Every day that I can experience people’s full expression, whether through art, debate, or sharing, I’m grateful.
Every day that I get to express myself, I’m grateful.
Every day that I get to talk to my mom on the phone, see friends over drinks, cuddle with my boyfriend and dog, I’m grateful.

I’m grateful that I made it to one year post-diagnosis.
I'm grateful that I may have two years left.


The hardest thing is that I don’t know how much time I have left. I know that none of us knows that, but I feel the clock ticking on my life in a way I never did before cancer. It’s pretty scary. It’s especially hard when I feel relatively healthy but know that it’s a tightrope I’m walking and things can change at any moment. I feel guilty when I get caught up in the mendacity of day-to-day living - expecting myself to CARPE DIEM every waking moment since I don’t know how many moments I have left. (I’ve come to terms with needing downtime, I just don’t like it!)

I have always had a severe fear of death, even before cancer. I have a wonderful therapist who allows me to explore my fears in a safe place, and I’m on medication for anxiety and depression. But I still have these fears and sometimes they are debilitating.

I’m trying to experience as much as I can while I feel well, but financial worries have made things incredibly stressful. I’m lucky to have great insurance, but not being able to work full time has made me dip heavily into my life savings and I don’t qualify for government disability at this time. Every time I pay rent or buy groceries I see my bank balance dip lower and lower and it freaks me out. So I find it difficult to enjoy things like going out for meals and seeing shows because I don’t know where my next paycheck is coming from.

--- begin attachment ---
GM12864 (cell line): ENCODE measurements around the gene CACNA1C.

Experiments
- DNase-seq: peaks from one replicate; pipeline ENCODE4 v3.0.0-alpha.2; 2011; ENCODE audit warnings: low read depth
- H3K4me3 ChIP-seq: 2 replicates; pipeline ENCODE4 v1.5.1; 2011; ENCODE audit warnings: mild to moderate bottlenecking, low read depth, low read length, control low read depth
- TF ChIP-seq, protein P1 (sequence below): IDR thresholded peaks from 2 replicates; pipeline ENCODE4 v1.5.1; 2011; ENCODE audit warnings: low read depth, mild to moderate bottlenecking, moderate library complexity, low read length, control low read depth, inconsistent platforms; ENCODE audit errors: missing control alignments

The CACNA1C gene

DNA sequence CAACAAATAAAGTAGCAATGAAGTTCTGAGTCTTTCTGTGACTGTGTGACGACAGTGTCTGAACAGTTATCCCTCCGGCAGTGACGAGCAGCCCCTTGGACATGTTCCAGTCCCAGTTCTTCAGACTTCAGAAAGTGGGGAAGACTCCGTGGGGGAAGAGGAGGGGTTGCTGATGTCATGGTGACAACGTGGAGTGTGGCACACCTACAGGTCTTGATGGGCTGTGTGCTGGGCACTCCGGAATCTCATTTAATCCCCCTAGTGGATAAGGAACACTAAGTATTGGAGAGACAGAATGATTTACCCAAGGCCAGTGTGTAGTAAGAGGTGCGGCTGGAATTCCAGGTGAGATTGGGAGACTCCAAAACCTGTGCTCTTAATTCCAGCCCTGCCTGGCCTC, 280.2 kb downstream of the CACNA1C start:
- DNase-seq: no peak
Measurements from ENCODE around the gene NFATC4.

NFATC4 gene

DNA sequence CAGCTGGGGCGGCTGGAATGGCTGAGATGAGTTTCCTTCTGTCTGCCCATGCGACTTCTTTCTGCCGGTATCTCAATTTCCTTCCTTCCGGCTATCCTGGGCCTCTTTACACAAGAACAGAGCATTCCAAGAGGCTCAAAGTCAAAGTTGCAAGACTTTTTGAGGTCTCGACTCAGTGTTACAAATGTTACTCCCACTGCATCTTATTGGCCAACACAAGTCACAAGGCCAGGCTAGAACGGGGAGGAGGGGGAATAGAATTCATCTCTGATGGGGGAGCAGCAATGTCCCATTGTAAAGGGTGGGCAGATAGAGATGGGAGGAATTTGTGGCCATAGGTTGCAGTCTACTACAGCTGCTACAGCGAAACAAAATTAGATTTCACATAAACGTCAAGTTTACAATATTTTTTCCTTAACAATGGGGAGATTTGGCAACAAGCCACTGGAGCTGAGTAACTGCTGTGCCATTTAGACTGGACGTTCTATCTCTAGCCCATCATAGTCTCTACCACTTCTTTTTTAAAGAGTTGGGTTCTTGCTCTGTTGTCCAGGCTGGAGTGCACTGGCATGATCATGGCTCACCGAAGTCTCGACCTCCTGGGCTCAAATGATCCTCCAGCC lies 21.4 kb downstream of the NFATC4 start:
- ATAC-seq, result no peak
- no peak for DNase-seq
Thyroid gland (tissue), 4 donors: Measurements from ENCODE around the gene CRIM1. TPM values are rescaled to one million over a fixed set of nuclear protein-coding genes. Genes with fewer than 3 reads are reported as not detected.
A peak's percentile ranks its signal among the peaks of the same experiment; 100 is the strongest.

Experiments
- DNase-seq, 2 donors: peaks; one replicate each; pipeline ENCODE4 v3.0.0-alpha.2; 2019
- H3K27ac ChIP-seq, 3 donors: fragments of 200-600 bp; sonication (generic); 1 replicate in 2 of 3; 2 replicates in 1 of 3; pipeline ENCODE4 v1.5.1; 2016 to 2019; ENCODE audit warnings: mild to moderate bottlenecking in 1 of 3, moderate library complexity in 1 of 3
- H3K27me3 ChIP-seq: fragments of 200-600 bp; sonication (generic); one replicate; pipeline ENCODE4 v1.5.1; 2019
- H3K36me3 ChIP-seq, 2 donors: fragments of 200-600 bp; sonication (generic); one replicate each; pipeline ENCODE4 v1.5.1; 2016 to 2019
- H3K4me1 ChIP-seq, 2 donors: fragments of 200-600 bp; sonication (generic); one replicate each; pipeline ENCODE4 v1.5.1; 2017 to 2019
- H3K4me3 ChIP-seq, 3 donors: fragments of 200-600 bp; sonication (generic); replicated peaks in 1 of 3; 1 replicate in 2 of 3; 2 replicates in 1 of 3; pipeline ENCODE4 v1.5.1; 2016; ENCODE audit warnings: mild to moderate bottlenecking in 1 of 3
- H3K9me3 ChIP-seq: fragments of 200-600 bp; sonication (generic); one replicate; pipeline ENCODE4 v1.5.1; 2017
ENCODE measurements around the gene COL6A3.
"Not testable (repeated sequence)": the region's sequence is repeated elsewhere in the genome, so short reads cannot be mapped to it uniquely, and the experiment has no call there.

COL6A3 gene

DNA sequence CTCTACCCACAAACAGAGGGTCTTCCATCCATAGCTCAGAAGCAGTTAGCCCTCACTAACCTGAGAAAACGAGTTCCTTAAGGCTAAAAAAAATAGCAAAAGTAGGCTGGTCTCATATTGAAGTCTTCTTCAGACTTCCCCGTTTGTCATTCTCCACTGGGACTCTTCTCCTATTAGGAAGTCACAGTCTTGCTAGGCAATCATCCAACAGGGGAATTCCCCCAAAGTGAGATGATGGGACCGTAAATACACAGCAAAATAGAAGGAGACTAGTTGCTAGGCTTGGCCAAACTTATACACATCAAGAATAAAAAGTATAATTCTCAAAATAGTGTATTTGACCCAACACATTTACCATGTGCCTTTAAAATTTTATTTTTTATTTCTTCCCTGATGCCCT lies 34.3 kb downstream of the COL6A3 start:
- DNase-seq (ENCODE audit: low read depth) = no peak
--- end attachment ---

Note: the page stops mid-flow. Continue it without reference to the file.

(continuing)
So I’m going to make a request that is always so hard for me to make. My friend Laura set up a GoFundMe, which has made a huge difference for me as I’ve navigated this disease. If you find yourself able to help, it would mean a lot and put my mind & heart at ease: www.gofundme.com/erin-cronican.


If you’d like a tax deduction, you could donate to my non-profit theater company, The Seeing Place. I’m responsible for heading up fundraising (a thankless job!) and if you’d prefer your dollars go to the arts this would be of immense help to me. The Seeing Place has provided me with an artistic home for the last ten years and your support will go a long, long way. You can donate at www.TheSeeingPlace.org.

If you chose to split your donation and donate to both, that would be INCREDIBLE and you’d be my forever hero.

Thanks for being everything that you are in my life...

Photo by Shirin Tinati

Erin Cronican is a breast cancer survivor, whose career as a professional actor and career coach has spanned the last 25 years in New York City, Los Angeles and San Diego. She has appeared in major feature films and on television, and has toured nationally with plays and musicals. She has worked in the advertising & marketing departments of major corporations, film production companies, theater magazines, and non-profit acting organizations. For more information, please visit www.erincronican.com.